Conor is a young elite ice hockey player who hopes to make the NHL someday. He and his father spend most of their time developing his hockey skills and fitness. When he's not training, Conor spends time with his beloved Sinbad, but when Sinbad is diagnosed with cancer and has to have expensive treatments, Conor has to find a way to pay for that and his hockey lessons and equipment.
There are a lot of pieces in this book that are interesting, but it doesn't tie together very well for me. I don't mind the extensive detail about ice hockey skills and training - I think it's interesting to read about Conor's drive and the level of competition and effort required to play at that level. It's also easy to love Sinbad and understand Conor's devotion to him, and his worry through the medical treatments.
Here are some other components and issues in the story: Conor's father is a police officer, a job that wears him down and requires him to take threats and abuse. Conor's mother died and Conor's father remarried soon after, causing Conor to become estranged from one set of grandparents. That marriage broke up and Conor thinks his hockey is to blame, but knows the stepmother didn't consier him a "real kid," and he remembers them arguing a lot. Conor lives in California and they have to pick up and move because of wildfires. Conor's not very interested in school, but he has a good attitude, but he waits till the last minute, but he tries hard sometimes, but he never gets good grades and has a hard time reading and remembering the playbook (no named diagnosis). Some kids don't have a lot of money compared to other hockey players on the team. Some hockey parents put too much pressure on their kids, or blame their coaches for everything. There's a neighbor who used to have a pet chimpanzee who now buys a lot of blue tarp. Conor plays video games but doesn't really find them that interesting. And so on - there are so many components here, and real lives have that - but the narrative is a collection of loose threads, rather than an intricate web with a clearly defined pattern.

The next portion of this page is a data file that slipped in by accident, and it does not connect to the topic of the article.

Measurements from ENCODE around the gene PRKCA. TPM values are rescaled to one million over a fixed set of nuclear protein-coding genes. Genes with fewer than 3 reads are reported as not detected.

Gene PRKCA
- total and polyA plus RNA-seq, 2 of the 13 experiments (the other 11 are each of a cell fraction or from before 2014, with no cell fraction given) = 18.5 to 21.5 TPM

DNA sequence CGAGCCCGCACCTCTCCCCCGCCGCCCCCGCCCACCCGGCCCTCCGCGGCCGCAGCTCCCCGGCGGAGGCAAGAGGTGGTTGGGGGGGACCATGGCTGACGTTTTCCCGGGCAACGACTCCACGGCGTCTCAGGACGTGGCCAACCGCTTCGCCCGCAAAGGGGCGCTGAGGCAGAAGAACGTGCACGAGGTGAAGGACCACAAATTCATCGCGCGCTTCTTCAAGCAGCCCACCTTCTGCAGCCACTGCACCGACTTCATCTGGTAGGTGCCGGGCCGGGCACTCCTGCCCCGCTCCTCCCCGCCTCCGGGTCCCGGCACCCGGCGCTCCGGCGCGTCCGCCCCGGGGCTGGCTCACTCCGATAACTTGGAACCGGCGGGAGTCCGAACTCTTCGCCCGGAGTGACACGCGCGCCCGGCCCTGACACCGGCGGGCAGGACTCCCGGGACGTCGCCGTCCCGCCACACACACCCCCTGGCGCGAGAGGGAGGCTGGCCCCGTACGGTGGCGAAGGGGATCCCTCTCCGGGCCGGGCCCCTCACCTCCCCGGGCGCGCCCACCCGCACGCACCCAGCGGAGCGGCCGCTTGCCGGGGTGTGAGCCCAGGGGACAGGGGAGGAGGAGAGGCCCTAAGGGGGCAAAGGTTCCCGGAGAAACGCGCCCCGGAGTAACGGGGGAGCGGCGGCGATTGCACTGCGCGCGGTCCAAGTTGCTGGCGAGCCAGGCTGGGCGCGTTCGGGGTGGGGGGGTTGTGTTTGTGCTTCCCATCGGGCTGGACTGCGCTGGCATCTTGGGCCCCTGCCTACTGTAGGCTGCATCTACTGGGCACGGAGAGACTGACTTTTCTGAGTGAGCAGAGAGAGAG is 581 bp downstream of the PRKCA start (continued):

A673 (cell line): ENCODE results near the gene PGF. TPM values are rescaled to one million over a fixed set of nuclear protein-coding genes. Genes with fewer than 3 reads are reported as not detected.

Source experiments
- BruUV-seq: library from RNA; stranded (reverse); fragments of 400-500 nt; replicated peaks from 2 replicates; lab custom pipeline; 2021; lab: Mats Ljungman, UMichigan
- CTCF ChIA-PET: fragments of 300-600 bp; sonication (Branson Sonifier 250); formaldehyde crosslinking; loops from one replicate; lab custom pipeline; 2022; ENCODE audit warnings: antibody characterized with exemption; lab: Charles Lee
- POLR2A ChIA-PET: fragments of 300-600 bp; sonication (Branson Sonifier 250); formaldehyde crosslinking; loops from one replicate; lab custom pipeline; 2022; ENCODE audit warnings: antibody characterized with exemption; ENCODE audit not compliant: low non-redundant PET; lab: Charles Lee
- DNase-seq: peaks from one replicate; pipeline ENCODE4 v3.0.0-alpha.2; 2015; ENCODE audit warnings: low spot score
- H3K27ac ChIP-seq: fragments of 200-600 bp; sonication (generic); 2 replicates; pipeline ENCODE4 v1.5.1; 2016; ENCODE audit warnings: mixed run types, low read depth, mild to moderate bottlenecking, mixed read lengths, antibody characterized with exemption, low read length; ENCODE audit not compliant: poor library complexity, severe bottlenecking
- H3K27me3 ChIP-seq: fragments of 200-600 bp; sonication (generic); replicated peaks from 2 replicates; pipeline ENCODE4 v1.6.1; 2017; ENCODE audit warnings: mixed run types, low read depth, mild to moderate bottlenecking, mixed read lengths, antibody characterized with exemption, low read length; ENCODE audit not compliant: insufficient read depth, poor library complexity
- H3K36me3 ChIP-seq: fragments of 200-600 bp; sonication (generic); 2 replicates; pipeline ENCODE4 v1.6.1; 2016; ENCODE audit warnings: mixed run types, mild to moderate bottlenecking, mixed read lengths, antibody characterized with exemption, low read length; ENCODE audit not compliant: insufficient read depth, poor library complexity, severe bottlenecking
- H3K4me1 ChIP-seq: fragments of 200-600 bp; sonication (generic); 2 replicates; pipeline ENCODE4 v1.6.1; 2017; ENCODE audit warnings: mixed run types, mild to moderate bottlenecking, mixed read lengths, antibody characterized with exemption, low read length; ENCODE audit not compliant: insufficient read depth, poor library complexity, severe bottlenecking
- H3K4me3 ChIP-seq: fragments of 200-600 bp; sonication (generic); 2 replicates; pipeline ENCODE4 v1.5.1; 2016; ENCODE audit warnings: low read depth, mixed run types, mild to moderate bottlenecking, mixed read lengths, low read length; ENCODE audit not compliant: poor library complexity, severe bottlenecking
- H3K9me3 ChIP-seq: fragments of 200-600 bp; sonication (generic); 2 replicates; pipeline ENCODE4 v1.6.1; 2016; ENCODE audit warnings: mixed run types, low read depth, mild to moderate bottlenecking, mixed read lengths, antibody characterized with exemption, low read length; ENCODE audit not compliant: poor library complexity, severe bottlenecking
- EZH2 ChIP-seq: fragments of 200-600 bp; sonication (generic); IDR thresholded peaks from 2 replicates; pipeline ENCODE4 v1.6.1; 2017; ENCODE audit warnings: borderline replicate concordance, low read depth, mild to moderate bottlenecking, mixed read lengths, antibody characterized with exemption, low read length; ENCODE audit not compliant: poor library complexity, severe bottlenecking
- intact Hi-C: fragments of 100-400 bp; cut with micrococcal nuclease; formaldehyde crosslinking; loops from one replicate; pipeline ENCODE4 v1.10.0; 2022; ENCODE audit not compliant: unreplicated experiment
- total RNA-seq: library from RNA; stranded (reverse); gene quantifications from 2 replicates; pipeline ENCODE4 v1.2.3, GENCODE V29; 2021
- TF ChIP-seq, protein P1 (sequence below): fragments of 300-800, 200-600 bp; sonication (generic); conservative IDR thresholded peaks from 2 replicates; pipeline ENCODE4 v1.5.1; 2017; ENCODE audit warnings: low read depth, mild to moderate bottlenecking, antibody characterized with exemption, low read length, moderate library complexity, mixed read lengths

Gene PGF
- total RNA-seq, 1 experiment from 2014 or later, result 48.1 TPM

The plot generally consists of scenes with Conor training for hockey, talking to his father, and hanging out with or worrying about his dog. In between, there are thoughts offered about various topics that don't move the story forward: "I don't eat food from McDonald's because there's a rumor at school that their hamburgers never spoil." "I don't know anything about physics, but is it true that time passes no matter what?" "All that stuff literally everyone tells parents about GPA being so important is kind of offensive to kids like me, who just can't get good grades even if we try." "Grandpa's supercool about some stuff, like alternative health and nutrition, but he's kind of in the Stone Age about other stuff, like animals."
The piece that doesn't work for me is Conor's voice; it's sort of all over the place and doesn't really sound like a kid. He carries a lot of adult worries, but he uses childish language in short sentences to convey his thinking, and there's slang, but it's inconsistent instead of specific to a particular time period. Conor's viewpoints are also less believable because some of the judgments he offers are things adults are more likely to focus on, like wondering why an elderly neighbor's niece doesn't come over to help him clean up, or explaining people's bias against cops.
The most authentic parts of this book for me are the hockey scenes, and devoted players and fans - or competitive people in general - will likely find these parts interesting.
"He wants to play hockey! I repeat - ask him."
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